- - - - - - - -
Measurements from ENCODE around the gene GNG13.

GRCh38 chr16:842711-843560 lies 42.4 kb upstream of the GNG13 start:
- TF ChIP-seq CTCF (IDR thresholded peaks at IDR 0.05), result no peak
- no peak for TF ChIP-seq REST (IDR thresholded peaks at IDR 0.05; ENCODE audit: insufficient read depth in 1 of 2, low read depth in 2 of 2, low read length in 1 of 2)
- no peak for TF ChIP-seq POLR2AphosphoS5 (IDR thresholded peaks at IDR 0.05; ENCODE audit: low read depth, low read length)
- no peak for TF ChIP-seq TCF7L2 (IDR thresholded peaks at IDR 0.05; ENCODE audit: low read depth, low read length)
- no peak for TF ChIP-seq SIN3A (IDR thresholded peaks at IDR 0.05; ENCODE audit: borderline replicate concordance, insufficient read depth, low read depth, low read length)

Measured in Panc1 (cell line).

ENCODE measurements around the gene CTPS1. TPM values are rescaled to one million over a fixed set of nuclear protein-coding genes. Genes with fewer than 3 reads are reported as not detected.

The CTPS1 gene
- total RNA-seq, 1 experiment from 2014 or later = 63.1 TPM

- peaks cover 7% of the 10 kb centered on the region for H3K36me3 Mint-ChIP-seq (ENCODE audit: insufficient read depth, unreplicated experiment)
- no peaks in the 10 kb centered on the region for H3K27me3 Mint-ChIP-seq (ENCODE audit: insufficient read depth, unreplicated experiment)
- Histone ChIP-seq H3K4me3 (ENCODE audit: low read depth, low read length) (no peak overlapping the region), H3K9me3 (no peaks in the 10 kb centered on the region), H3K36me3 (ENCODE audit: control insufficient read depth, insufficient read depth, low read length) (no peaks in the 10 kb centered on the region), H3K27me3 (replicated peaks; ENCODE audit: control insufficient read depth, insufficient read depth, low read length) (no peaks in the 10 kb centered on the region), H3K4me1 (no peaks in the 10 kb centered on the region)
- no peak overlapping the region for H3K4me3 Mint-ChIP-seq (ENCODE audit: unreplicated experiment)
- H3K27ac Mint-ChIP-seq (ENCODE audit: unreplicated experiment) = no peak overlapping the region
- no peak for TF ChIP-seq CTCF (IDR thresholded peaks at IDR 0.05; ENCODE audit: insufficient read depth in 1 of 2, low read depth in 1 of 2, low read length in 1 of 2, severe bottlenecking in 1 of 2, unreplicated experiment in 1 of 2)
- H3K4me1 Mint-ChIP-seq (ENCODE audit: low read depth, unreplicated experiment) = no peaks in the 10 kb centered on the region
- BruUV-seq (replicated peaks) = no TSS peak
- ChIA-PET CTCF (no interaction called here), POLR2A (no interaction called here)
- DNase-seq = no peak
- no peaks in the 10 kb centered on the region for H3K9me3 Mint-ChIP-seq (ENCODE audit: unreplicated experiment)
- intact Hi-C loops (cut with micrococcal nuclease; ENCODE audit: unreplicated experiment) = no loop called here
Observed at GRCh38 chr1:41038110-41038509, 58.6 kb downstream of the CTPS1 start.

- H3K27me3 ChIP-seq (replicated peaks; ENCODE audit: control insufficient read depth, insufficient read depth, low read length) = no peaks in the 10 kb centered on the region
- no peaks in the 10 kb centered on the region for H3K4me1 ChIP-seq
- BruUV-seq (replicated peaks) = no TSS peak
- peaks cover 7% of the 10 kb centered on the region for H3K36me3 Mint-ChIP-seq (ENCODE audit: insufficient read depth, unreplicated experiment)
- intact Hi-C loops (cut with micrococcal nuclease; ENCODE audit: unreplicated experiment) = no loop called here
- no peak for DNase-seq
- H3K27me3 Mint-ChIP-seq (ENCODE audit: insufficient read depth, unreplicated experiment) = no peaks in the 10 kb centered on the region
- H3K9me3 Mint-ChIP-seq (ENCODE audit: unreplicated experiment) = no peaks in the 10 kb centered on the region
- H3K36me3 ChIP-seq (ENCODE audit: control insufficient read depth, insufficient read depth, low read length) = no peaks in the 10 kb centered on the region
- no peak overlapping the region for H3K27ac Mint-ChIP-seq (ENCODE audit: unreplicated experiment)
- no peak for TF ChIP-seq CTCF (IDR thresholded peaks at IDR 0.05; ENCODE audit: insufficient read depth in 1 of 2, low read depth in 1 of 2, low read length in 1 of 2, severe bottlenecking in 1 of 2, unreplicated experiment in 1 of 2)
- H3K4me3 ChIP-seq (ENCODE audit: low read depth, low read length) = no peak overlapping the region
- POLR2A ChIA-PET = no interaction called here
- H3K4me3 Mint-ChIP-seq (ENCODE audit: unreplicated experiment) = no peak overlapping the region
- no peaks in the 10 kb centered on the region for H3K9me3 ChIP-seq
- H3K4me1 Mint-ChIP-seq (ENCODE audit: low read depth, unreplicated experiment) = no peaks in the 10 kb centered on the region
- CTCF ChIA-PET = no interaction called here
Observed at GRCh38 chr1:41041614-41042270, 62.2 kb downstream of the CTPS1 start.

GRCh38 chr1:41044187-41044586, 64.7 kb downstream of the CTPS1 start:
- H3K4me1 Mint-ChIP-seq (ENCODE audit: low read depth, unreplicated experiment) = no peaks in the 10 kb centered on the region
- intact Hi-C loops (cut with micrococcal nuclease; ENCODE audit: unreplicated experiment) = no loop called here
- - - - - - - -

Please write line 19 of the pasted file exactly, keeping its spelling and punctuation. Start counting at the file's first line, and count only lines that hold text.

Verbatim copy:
- BruUV-seq (replicated peaks) = no TSS peak